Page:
I slept in, heh, till around 4:00 am. Still dealing with the remnants of that cold I had over the weekend. It felt good to rest. The kids have a two hour delay today, so I’ll just go in to work a bit early.
Beth is in a “pre-conditioning” phase at this point. She had her first round of Vidaza, a low-intensity, genetic-based chemotherapy, from June 25-29 (five days). She gets three weeks off from that, then begins another round July 25. The doctors have told us that she will undergo either “two or three cycles” of Vidaza. At that point, we think, she will be ready for “conditioning” – the really hard stuff, which I’ve seen described as “intensive chemotherapy and full-body radiation”, the intent of which is to kill as much of the disease as possible, followed by the “bone marrow transplant.”
(I keep putting that in “quotes” because it’s not really “bone marrow” that gets transplanted, it’s stem cells from the blood of either an anonymous adult donor or blood from umbilical cords.)
She actually worked last night and has plans to be working each of the next seven nights – she’s keeping an obligation she made several months ago to cover for a friend who was going on vacation. Her nurse said that’s a good way to keep her mind focused on something other than her illness.
Physically, she seems to be tired a good bit, and she tends to get discouraged a lot. That said, she seems to be responding well to the first round of treatment.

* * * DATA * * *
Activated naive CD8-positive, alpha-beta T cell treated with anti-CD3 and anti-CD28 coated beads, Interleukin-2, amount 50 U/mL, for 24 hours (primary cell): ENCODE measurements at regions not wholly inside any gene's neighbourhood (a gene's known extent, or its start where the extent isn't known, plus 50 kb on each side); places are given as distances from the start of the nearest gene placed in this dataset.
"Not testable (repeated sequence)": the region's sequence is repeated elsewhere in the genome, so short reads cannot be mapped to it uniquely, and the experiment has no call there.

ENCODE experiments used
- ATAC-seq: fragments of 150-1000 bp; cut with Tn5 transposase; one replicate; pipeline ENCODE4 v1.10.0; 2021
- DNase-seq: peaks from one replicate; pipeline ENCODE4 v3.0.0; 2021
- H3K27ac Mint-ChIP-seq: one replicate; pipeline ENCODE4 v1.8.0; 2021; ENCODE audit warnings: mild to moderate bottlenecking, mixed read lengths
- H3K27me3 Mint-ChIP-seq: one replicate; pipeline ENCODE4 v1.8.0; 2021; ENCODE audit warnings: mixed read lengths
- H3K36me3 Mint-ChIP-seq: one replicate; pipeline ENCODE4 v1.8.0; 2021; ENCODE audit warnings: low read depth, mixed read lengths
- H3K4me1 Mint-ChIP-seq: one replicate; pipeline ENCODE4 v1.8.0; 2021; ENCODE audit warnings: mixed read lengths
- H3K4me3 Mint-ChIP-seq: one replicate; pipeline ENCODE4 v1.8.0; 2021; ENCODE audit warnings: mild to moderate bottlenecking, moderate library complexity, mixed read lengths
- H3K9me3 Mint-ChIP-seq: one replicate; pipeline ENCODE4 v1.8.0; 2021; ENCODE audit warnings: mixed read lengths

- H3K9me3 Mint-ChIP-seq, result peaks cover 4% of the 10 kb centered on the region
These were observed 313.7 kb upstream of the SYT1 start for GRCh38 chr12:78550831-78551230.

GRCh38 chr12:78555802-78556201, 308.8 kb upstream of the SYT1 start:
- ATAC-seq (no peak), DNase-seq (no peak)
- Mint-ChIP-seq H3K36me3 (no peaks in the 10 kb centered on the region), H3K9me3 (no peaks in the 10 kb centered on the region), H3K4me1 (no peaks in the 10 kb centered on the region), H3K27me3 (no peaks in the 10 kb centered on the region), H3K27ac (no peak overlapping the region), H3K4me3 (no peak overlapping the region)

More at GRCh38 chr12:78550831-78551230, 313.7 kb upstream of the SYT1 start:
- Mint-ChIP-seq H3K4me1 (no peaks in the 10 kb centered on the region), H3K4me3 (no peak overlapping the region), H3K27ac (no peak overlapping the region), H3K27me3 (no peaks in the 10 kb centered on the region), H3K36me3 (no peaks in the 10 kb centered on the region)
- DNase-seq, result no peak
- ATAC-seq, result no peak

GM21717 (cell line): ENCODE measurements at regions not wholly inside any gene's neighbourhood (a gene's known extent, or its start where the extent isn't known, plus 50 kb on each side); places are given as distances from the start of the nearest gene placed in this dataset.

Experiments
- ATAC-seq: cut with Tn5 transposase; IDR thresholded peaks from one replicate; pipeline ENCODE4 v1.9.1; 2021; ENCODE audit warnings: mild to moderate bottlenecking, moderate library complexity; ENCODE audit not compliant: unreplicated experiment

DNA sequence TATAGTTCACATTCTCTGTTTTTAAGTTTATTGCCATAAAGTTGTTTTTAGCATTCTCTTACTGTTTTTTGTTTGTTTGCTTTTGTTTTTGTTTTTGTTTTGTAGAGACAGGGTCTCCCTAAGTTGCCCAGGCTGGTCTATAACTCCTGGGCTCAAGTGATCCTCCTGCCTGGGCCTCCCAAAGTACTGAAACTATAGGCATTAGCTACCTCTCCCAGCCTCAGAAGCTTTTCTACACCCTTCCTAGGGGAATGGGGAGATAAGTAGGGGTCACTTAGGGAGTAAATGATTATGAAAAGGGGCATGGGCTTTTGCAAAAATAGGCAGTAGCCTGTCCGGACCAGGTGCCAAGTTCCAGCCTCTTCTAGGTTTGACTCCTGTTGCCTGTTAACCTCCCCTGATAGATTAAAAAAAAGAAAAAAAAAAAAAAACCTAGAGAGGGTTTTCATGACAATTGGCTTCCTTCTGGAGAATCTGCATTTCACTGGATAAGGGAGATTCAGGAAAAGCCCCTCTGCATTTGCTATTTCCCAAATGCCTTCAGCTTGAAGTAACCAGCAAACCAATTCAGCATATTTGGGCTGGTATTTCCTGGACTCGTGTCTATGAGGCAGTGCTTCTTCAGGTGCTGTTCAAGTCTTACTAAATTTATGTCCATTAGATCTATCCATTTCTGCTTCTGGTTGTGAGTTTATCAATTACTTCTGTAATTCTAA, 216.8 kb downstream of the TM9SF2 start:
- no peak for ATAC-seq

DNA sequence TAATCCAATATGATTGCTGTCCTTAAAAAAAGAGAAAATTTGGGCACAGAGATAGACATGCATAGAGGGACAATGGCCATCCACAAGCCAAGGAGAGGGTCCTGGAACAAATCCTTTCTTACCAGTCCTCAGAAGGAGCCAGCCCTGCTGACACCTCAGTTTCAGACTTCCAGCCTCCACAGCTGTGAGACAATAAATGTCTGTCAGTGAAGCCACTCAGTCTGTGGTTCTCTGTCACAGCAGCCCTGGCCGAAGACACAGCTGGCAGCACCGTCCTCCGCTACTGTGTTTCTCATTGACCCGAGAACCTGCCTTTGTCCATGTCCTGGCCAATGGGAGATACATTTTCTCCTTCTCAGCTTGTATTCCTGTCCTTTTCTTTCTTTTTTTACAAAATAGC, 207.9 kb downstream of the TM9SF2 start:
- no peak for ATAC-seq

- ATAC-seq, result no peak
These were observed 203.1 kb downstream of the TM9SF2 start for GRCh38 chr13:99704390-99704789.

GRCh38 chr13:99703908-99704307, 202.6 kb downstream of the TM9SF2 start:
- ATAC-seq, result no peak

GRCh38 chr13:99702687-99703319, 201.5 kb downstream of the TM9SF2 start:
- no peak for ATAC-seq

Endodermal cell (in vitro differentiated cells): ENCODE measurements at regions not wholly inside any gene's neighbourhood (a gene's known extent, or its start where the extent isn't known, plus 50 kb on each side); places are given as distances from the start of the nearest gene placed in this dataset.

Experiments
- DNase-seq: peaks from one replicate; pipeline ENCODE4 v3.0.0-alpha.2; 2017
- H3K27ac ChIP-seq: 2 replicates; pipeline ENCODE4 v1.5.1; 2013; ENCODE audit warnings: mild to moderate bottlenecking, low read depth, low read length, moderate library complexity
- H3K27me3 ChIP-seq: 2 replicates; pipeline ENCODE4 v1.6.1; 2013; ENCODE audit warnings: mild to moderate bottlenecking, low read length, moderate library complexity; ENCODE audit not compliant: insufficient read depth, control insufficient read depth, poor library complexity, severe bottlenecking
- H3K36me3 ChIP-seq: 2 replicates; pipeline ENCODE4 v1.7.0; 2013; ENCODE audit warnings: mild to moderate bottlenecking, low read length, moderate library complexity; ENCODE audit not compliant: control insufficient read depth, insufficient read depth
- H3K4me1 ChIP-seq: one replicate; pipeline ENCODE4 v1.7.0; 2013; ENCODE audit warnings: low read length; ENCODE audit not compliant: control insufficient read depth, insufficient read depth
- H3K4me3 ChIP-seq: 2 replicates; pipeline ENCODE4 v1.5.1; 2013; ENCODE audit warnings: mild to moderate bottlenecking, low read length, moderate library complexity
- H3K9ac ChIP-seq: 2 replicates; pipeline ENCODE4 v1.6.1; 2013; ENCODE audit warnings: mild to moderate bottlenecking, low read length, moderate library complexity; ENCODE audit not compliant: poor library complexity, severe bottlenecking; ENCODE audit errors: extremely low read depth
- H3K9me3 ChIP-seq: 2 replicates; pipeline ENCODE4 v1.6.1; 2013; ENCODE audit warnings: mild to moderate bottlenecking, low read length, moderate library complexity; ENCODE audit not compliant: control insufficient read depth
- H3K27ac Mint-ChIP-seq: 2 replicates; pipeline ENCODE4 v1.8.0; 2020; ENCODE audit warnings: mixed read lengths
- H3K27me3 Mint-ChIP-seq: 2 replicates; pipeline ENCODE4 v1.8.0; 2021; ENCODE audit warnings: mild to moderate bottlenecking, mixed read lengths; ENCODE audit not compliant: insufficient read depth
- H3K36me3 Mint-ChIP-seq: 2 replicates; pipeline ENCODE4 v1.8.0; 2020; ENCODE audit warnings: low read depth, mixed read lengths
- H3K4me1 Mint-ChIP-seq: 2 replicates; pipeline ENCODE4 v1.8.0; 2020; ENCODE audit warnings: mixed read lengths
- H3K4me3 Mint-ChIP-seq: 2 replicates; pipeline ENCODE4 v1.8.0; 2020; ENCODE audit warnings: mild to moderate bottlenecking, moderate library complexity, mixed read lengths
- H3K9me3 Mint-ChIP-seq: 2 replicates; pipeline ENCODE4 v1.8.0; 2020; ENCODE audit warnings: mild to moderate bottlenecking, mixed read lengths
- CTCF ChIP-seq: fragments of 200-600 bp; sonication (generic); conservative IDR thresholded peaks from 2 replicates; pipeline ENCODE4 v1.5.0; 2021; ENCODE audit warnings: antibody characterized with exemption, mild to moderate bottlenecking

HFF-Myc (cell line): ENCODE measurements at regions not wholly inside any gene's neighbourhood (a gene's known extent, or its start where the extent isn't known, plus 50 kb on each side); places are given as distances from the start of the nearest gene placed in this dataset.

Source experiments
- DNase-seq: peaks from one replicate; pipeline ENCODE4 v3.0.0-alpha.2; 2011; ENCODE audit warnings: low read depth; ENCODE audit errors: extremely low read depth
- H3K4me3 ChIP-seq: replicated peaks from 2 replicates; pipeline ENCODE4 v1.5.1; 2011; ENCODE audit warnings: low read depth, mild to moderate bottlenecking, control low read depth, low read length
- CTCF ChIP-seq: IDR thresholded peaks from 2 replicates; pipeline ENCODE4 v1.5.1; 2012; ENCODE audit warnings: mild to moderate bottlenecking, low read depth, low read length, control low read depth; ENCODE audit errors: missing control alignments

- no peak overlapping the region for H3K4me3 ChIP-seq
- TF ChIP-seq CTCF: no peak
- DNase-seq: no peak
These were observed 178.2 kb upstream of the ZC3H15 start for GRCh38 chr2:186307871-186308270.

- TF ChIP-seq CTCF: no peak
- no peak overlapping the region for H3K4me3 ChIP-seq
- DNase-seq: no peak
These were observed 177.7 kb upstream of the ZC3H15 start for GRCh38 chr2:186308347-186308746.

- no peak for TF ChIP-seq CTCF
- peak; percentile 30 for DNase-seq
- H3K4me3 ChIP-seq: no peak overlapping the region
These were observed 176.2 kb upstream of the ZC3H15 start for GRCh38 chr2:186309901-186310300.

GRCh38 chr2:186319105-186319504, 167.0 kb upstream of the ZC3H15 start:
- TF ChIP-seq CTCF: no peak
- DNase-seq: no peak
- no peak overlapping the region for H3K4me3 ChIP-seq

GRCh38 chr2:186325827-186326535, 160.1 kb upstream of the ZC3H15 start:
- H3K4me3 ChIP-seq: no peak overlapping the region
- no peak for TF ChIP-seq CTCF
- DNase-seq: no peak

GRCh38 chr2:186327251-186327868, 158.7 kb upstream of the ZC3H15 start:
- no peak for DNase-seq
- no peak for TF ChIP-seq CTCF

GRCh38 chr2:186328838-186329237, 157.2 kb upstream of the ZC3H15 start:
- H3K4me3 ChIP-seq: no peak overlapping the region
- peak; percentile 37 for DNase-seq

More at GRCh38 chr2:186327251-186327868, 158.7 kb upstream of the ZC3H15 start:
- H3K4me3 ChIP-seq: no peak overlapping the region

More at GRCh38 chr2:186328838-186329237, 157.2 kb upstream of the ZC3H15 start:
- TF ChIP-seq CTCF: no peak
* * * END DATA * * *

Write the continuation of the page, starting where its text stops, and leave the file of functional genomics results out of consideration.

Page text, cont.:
The MDS mostly affects pre-blood cells called “blasts”. These “blast” cells are like primordial blood cells – in healthy people, they “grow up” and differentiate into red blood cells, white blood cells, and platelets. The cancer process somehow prevents these “blasts” from growing up. They remain as blasts, and they remain in the bone marrow, where they continue to “gum up the works”.
So as her red and white blood cells die off (and they do in all of us), they are not replaced. Whether the diagnosis is MDS or a more aggressive form of leukemia really depends on the speed at which this process occurs. But my understanding is that it is the same process.
They treat symptoms of tiredness with blood transfusions, and they watch her hemoglobin levels closely. Let me give you an example: she also worked last weekend (Friday, Saturday and Sunday nights). Last Thursday, her blood level was down to 8.2 (normal is 12-15) – this makes her feel crappy, and is low enough for her to require a transfusion (I think if it falls below 8.5 they want to give her blood).
Because it was a holiday weekend, there wasn’t enough time to make arrangements for her to get her transfusion. (Two pints of blood – it takes about 6 or hours for that entire process.) So she worked all weekend, and had her blood tests again on Tuesday. The good news is that her blood level stayed at 8.2. (That is, with all the hard work, and all the dying off of red blood cells, and she still managed to keep her level. That indicates that the Vidaza is enabling her body to produce its own blood cells.)
We did manage to get her to the hospital on Wednesday this week for her two-pint transfusion. I was calling her my “vampire bride”.
But the hard part is yet to come.